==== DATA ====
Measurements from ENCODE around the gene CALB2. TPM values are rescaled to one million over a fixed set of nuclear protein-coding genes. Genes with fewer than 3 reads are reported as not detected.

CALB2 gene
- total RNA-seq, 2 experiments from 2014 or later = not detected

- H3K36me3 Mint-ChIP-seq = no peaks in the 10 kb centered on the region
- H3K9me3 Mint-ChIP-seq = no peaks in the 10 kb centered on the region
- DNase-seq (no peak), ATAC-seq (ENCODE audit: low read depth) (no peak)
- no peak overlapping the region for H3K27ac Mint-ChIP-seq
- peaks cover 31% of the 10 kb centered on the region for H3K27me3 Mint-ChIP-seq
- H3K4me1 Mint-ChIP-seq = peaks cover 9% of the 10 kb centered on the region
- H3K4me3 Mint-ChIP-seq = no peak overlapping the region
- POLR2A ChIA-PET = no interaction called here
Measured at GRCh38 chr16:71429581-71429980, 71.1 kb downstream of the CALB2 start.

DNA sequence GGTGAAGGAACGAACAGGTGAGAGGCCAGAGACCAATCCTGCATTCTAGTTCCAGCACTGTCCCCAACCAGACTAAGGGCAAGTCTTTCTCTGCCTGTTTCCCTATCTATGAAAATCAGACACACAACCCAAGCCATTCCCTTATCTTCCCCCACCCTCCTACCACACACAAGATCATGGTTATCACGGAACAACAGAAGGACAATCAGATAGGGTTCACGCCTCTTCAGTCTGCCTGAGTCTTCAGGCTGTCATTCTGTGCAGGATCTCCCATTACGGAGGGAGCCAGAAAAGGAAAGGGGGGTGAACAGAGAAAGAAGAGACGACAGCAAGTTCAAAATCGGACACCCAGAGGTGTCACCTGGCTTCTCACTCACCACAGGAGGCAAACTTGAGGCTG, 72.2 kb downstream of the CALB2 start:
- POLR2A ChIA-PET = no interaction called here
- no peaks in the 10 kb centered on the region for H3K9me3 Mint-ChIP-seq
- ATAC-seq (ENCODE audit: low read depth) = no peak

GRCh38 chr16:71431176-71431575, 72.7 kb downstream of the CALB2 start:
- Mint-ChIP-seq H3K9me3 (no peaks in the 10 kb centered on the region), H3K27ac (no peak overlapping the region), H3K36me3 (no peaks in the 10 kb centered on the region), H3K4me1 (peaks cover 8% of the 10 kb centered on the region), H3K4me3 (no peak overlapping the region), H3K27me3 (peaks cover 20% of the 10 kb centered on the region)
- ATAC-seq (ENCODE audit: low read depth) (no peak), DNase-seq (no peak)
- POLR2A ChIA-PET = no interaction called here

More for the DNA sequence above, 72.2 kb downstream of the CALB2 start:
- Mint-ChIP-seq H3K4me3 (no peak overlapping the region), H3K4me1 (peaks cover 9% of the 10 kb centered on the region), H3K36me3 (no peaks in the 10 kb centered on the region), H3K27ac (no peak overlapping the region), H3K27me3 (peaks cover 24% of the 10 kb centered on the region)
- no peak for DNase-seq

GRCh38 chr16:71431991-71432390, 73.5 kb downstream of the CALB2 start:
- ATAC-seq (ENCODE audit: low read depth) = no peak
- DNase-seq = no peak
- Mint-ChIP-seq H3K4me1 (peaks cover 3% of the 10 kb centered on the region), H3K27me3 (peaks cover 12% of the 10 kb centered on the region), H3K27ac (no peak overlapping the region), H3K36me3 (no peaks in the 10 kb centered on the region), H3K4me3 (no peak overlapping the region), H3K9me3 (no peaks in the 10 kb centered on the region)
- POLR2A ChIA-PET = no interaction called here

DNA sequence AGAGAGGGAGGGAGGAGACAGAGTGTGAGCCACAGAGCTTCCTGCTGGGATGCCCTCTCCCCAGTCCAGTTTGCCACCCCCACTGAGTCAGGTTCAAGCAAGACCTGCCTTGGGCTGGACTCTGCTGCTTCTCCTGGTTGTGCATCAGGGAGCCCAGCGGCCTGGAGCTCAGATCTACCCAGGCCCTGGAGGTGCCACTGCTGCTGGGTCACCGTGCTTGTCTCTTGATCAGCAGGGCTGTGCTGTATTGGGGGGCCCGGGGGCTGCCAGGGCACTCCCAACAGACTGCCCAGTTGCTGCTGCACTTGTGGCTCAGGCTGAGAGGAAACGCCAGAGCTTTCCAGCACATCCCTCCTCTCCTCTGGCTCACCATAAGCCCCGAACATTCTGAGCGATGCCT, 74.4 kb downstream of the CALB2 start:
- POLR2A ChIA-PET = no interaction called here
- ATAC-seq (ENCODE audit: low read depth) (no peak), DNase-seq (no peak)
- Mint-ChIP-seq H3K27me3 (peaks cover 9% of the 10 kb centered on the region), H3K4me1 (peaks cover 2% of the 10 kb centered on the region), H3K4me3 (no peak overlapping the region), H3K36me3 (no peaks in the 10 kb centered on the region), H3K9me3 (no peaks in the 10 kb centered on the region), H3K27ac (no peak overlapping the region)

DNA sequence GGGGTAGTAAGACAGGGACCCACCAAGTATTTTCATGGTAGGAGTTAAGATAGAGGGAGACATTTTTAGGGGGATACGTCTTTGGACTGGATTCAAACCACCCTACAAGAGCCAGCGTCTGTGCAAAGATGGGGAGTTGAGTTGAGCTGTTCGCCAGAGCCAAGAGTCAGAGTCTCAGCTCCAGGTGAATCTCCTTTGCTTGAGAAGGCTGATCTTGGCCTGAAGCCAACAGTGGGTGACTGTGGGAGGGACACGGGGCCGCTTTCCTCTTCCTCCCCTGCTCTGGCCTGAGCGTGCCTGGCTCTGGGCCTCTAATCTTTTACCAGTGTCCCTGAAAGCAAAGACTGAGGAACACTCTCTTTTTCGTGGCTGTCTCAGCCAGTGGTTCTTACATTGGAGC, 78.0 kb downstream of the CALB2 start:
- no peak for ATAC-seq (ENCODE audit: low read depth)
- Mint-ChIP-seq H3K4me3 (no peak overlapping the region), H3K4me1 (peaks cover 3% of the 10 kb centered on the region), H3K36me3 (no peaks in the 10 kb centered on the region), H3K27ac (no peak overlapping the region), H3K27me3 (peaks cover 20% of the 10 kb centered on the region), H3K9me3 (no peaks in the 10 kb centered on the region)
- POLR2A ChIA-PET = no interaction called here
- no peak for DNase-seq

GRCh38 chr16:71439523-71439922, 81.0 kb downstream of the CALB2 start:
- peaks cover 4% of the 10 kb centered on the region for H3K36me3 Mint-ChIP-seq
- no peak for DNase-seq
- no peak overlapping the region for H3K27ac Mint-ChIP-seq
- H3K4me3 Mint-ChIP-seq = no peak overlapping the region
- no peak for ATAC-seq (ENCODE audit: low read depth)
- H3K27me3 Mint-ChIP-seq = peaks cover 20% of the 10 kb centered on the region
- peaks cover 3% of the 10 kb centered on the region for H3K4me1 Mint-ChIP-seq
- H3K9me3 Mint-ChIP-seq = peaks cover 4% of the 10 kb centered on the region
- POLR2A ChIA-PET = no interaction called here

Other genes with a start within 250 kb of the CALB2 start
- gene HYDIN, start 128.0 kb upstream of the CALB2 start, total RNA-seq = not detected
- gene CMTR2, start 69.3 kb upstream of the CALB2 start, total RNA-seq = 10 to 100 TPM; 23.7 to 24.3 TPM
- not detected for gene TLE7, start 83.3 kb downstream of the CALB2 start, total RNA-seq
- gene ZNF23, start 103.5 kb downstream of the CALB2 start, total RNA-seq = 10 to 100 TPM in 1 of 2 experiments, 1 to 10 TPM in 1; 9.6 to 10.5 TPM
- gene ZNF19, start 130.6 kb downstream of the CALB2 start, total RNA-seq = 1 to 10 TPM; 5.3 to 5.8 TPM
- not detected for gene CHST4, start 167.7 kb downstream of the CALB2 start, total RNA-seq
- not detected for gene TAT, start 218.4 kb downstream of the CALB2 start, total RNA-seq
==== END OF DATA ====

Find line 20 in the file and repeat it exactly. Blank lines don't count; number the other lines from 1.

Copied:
- POLR2A ChIA-PET = no interaction called here